Latino students in Connecticut are suspended from school at twice the rate as their white peers even though they are vastly outnumbered by white students, according to a report released on July 26, by Connecticut Voices for Children.
Latino students also experience harsher punishments for the same behaviors than their white counterparts, leading to more expulsions and lower graduation rates for this population, according to the advocacy group.
These disparities are especially egregious, the report said, when you take into account the fact that white students comprise 54 percent of the state’s K-12 population. Latino students, in comparison, account for 25 percent.
But with the final settlement of Alicia B. vs. Malloy, a case brought against the state in 2015 to address the substandard alternative education offered to expelled children across the state, such inequities could be under closer scrutiny.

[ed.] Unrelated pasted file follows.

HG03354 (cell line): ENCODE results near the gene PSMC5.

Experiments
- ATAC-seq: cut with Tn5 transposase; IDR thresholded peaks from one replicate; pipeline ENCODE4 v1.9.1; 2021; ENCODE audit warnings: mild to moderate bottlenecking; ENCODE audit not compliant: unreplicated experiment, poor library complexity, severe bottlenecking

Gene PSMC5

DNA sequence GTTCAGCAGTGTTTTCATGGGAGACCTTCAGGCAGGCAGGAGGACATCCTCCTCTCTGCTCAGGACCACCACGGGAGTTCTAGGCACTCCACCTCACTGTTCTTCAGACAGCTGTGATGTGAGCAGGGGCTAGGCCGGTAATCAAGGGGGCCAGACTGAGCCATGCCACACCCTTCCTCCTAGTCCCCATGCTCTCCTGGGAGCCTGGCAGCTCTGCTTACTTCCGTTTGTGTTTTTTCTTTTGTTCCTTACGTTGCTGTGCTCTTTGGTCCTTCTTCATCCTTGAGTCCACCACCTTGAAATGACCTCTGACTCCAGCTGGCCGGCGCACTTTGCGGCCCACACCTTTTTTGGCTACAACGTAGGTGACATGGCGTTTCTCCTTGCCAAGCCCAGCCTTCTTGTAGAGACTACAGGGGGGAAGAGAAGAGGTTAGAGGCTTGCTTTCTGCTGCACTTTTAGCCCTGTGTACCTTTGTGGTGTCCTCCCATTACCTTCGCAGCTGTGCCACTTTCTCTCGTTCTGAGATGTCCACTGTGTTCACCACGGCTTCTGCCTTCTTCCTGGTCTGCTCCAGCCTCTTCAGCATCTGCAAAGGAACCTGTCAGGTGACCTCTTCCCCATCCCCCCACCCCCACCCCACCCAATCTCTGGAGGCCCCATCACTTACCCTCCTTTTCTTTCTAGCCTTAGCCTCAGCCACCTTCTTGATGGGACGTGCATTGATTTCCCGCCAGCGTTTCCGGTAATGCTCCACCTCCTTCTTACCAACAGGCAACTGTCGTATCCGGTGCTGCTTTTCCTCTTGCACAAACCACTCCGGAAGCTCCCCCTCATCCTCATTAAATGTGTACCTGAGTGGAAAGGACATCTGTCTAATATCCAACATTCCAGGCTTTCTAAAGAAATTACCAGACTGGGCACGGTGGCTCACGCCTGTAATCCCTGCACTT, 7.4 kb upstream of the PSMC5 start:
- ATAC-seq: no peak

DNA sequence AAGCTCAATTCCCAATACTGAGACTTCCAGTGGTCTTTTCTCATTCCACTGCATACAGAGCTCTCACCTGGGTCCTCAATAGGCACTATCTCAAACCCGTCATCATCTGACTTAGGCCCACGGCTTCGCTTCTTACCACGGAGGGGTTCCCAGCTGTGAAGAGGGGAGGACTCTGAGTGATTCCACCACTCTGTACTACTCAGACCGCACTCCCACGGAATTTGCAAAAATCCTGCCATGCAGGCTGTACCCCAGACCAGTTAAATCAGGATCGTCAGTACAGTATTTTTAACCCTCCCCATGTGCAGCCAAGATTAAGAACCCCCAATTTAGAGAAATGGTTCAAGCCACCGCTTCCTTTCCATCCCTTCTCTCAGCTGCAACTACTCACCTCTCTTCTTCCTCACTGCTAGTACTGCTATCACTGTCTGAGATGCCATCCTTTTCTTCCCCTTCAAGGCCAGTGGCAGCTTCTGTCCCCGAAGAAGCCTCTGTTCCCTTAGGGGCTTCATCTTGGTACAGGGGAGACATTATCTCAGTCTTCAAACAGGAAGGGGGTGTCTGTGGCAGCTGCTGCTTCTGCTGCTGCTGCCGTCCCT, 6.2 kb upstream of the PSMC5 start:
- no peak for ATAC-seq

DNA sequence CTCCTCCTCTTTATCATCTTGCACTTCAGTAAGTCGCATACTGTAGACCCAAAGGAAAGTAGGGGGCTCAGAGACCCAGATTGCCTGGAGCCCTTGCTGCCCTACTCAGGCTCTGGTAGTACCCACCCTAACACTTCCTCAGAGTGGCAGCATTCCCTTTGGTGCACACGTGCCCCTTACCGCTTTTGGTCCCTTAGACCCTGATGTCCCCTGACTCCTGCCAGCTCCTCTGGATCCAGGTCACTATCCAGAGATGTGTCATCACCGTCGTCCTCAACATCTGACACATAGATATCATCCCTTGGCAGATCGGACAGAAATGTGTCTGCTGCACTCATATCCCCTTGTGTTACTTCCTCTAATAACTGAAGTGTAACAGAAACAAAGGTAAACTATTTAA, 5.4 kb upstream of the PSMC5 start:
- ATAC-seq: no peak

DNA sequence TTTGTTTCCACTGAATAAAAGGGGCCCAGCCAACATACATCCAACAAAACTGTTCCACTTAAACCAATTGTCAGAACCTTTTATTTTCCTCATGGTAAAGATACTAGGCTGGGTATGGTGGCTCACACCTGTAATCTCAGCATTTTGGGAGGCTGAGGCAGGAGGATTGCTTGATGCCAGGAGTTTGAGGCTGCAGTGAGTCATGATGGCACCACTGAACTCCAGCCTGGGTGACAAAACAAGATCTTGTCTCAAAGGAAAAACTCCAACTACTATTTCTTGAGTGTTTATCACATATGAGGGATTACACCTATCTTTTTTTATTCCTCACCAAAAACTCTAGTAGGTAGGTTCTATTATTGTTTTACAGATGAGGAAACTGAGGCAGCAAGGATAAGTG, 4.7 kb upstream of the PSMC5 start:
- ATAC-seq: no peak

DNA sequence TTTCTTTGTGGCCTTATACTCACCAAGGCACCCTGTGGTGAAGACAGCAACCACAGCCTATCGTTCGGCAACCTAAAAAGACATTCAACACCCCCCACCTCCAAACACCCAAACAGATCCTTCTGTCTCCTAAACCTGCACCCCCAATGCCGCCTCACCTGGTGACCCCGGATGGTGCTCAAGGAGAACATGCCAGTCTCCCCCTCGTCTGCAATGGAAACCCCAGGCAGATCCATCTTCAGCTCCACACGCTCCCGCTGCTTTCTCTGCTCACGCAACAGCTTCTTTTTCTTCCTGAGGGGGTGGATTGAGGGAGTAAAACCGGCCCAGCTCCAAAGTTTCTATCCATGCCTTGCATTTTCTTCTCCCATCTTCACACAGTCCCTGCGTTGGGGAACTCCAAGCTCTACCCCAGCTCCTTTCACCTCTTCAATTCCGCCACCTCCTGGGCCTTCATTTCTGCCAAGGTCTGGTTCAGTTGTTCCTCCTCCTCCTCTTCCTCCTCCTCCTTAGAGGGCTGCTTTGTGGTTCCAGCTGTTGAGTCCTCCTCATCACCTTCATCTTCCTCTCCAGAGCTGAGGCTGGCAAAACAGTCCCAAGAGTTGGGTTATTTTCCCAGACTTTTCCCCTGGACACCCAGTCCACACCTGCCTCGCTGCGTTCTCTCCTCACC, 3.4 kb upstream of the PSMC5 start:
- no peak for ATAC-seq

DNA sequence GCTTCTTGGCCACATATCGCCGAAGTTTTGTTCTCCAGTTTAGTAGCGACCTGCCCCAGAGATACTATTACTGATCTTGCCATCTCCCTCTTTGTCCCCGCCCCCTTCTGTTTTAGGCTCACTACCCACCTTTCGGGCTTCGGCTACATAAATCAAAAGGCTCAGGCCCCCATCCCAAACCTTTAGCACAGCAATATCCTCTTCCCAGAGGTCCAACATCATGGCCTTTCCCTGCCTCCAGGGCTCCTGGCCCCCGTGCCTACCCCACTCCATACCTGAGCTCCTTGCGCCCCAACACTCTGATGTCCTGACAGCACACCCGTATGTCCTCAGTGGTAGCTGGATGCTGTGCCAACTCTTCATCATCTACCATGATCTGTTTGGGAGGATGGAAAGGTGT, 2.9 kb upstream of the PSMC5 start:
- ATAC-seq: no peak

This settlement, which was announced also on July 26, “requires that the State issue additional guidance to school districts, provide resources on reducing expulsions to school districts, families and the community, and monitor and address racial disparities in expulsions.”
Additionally, the state will be required to provide expelled students with individualized learning plans that meet the standards for alternative educational opportunities that were developed, in part, in response to the original lawsuit.
The state has been required since 2017 to provide expelled students with “a full time, comprehensive experience, where the time devoted to instruction and learning is comparable to what the student would experience in a regular environment.”
In order to address the racial disparities, the authors of the Connecticut Voices for Children report believe data must be both more plentiful and easier to access. They specifically recommend that state improve…TO READ MORE CLICK HERE